When King Charles is crowned with the St Edward’s Crown, he will literally feel the weight of his responsibility: Made of solid gold and 444 gemstones, including rubies, garnets, sapphires and tourmalines, the coronation crown weighs five pounds. It was originally made for the coronation of the Charles II in 1661 to replace the medieval crown that was melted down in 1649 after the execution of King Charles I. Stored safely in the Tower of London, it is only taken out for royal coronations.
Charles will be holding the Sovereign’s gold Scepter with the mammoth Cullinan I diamond, which weighs in at 530.2 carats. It’s the world’s largest cut white diamond, and just one of the priceless sacred objects that are used in the coronation service to represent the monarch’s power and responsibilities.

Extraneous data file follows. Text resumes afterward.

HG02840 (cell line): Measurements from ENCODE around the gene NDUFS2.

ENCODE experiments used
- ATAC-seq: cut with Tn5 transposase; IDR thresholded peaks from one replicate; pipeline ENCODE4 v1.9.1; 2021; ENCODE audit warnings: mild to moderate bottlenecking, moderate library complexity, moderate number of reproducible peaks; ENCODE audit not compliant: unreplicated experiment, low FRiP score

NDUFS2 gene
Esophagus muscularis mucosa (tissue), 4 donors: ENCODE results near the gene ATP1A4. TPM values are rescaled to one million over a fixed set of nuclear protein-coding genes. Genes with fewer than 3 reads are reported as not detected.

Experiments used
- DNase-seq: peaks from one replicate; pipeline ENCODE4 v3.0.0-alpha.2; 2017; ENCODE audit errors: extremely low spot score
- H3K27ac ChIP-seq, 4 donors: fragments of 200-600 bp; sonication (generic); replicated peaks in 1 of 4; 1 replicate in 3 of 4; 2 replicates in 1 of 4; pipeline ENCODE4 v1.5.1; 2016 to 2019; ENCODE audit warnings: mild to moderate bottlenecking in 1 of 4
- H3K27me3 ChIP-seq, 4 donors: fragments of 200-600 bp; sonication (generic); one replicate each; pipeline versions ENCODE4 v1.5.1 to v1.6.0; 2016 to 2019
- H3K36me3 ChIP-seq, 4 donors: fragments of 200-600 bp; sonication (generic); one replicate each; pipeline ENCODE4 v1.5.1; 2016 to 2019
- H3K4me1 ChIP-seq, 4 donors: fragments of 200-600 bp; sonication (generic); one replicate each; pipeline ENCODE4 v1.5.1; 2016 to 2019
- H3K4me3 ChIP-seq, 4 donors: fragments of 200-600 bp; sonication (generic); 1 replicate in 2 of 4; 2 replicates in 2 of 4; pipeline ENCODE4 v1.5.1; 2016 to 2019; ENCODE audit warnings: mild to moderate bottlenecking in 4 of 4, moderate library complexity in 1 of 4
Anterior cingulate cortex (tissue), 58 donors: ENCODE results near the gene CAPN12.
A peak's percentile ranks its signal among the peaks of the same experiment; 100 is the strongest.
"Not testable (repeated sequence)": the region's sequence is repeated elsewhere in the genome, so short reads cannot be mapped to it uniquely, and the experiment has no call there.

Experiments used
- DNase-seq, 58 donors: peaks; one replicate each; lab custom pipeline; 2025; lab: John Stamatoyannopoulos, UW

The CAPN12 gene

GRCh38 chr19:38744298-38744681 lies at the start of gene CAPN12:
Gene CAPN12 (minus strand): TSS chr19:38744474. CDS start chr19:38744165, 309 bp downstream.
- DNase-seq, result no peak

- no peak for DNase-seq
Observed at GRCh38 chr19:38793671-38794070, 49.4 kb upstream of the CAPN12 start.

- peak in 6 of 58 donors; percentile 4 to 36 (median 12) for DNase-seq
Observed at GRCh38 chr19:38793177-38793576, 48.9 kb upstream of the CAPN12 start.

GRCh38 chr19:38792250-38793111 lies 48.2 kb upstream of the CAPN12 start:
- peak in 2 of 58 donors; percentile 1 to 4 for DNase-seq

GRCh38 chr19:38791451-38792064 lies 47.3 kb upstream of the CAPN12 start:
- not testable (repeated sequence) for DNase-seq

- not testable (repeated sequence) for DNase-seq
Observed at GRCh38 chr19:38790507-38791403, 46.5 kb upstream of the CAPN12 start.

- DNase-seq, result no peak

King Charles will be presented with the Coronation ring (also known as the wedding ring of England), which is placed on the fourth finger of the Monarch’s right hand. It’s the same ring that has been used for nearly two centuries beginning with the Coronation of King William IV in 1831, who commissioned the British jeweler Rundell, Bridge & Rundell to create the symbolic sapphire ring with baguette-cut rubies in the form of a cross across the face.
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